“Here, let me help you” I suggested.
“Thanks friend” he replied and we went to secure the rear cover in the now still air.
“Well what have we here” he said, forgetting for an instant the discomfort of his face, and we both looked into the luggage area to see a dust covered, half starved little urchin who was fast asleep. “Well I’ll be …” and as his mind struggled with astonishment, he was interrupted by his leader who shouted from his elevated position “What’s going on back there?”
“It’s just a little kid stowed away in the luggage area” I shouted back to him. “He only comes up to your knees so I don’t think he’ll cause you any troubles” And at this moment, the little boy - for so he was - woke up, and the whites of his eyes were heightened by the grime on his face and the black rings encircling those sunken features.
“Who are you and where am I?” he asked in fright whilst receding into a corner like a cornered little beast.
“It’s OK my little stowaway” I said to try and reassure him “I’m Marco” and the guard with me chimed in with “And I’m Antonio but everyone calls me Toni”, and he looked at me with the most benignant expression.
“And I’m Clare” said a head that had popped up between the two of us.
“And if you don’t clear of out of there before I’ve got my belt off” shouted the angry leader “then I’ll give you a thrashing that you won’t forget for a long long time”.
I turned and stood in front of that ignorant fool and quietly suggested to him that such an action was not going to happen unless he wished to move me out of the way first. “You see” I said calmly looking at his stubbly face “You’ve taken my wife from me, and you’ve taken my precious children away from me and now you threaten this small boy with violence. I am normally a very peaceful man, but I too have my limits. But if you lay one finger on that boy, I promise you that I will break every finger on both your hands so that whenever you try to do up your belt in the future, you will remember what a stupid fool you really are”. And I just looked into those eyes of his and saw the little bully behind them.
He hesitated for a few moments before saying “If he’s not out of there in five minutes, he stays there till we get to where we’re going and then see what happens to him”. And pretending to give a fierce snarl, turned on his heel and went back to the reins.
Toni reached in and lifted him out “What’s your name little friend” he asked as if they’d just met in the Piazza.
“Coppino” said the little lad in a dry husky voice.
“Let’s take him into the taverna” I suggested “I’m sure the Señora will be kind to him if we ask her nicely”. And so with Toni in front and Clare and I following, we went back inside and called for Señora.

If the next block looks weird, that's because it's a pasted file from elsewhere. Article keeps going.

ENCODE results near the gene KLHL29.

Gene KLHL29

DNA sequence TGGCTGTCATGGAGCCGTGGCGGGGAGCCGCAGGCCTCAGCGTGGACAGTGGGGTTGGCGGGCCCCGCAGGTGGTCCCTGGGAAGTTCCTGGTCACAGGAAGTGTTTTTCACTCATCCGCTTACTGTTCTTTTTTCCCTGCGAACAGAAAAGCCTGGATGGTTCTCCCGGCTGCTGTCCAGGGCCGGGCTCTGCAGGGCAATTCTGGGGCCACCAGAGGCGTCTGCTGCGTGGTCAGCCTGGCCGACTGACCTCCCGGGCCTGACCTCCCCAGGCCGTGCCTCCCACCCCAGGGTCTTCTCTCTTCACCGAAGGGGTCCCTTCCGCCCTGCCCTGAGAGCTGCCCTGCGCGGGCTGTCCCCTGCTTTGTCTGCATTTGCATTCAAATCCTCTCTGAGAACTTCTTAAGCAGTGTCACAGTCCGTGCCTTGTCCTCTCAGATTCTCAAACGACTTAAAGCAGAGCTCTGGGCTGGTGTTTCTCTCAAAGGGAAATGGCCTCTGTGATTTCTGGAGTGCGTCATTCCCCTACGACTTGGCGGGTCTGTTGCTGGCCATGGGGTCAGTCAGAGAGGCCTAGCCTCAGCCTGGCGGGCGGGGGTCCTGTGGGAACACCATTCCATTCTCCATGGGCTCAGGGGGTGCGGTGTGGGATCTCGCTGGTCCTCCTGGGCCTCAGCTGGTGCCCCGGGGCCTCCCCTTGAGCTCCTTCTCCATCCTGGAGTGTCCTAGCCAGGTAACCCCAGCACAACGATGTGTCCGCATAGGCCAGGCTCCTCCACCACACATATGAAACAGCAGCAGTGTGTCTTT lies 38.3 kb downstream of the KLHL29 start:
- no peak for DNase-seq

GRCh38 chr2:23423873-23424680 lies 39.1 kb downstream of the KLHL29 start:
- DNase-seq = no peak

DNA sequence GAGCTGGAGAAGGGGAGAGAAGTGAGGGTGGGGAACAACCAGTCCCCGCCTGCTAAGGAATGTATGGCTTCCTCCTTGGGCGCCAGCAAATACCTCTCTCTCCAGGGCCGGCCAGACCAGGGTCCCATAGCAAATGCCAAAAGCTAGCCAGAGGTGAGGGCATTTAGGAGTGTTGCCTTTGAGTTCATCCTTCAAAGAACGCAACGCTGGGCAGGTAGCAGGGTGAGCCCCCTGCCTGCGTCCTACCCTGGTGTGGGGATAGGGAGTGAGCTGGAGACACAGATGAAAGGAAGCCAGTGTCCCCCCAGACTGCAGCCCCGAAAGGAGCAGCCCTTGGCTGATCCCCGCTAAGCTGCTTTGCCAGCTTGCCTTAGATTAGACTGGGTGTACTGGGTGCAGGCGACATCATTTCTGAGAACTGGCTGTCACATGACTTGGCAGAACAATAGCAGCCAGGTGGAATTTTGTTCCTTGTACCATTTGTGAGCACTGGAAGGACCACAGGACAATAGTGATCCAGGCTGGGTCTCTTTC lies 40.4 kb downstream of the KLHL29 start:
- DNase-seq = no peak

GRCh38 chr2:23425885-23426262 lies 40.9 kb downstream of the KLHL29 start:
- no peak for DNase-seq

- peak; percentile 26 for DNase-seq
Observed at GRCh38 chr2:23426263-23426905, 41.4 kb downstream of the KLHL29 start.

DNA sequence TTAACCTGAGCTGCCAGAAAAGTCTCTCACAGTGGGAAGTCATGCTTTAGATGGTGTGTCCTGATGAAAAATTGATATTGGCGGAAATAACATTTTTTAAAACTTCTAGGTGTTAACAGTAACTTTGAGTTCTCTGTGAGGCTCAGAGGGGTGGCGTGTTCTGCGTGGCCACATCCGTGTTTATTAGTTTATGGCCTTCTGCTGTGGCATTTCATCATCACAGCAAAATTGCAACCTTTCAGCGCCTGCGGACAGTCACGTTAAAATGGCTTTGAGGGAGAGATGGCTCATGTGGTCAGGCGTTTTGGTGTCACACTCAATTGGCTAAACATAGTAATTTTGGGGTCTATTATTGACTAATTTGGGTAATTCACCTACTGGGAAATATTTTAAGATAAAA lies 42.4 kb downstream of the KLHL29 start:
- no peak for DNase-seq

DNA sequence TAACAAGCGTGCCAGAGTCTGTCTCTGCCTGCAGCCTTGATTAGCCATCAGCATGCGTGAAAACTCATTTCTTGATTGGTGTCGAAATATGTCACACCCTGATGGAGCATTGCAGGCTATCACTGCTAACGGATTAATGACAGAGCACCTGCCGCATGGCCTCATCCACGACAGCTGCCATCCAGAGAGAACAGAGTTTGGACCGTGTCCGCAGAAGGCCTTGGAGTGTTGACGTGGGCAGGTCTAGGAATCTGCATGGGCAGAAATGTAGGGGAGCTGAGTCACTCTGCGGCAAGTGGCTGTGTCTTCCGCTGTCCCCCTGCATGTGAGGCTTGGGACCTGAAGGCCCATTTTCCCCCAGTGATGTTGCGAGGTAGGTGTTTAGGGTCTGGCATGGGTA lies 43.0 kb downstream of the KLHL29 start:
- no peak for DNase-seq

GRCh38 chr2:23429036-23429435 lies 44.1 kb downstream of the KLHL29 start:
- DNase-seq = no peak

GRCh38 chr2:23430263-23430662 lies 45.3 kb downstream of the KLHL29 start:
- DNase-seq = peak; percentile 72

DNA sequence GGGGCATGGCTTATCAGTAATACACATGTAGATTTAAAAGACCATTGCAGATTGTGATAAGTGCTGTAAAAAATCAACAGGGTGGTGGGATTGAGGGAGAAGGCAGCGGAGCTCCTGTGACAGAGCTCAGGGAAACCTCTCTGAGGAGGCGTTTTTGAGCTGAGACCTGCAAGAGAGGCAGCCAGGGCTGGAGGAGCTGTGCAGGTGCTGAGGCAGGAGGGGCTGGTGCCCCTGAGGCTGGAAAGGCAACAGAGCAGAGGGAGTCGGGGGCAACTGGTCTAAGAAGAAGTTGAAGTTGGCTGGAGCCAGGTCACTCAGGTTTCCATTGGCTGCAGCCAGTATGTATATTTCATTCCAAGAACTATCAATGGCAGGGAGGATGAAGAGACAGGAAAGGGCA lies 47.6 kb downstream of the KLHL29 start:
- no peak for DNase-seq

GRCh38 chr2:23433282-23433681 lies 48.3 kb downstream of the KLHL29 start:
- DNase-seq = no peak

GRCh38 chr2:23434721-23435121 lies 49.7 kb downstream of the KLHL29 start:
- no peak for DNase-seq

“Mama mia” she said when she see the little mite in such an exhausted condition “Bring him into the kitchen where it’s warmer and we can get some food and drink into him”. We followed her and Toni set his light load down on a bench saying “you be good now and do as this kind lady tells you”. And leaning down whispered into his ear “If you’re still here when I come back down this way, I’ll give you a lift back to Rome if you like” and gave Coppino a conspiratorial wink to seal the deal. Then looking around with some embarrassment added “I‘ve got lots of little brothers and sisters at home, and the kid reminds me of one of them. Still, I’d best get back to the coach before Himself goes completely off his tree at me”. And with that he left!
Immediately Coppino said “Marco. You know Pietro?” Hearing that dear man’s name came as a complete surprise and yet reminded me of a world that I’d only left a few days ago but which now seemed like a lifetime away.
“Did you say Pietro? Of course I know him, but how do you know him” I asked in complete confusion.
“Tush tush” Señora butted int “he can answer questions once he’s got some nourishment into him, and the look she gave me reminded me of why men think they run the world, but women run our lives!
“I’ll help him” said Clare and the two children retreated to a corner near the fire whilst Señora bustled around preparing some food and drink for Coppino, and I stood guard by the door to intercept any disturbance.
Just as the boy was eating his food, there was shouting from outside the taverna. “If you don’t come out here now, then we’ll come in with swords drawn and that means someone is bound to get hurst if you get my drift”. It was the voice of our guard who had rediscovered his power and sounded like he really meant to use it.
“Well go on then” said Señora, “I don’t want my home smashed up by those two ignorant brutes. I’ll look after this little lad as if he were my own bambino”. And ruffling Coppinos unruly hair - much to his great annoyance - she shoo-ed the two of us out of the kitchen.
“It’s alright Papa, Coppino and I had a good talk whilst he was eating. I’ll tell you all the news when we’re in the coach”.
Toni shrugged his shoulders as we exited the building but his superior was still sulking after I forced him to back down and harried the two of us as we climbed into the coach and made a big fuss about making sure the doors we securely locked.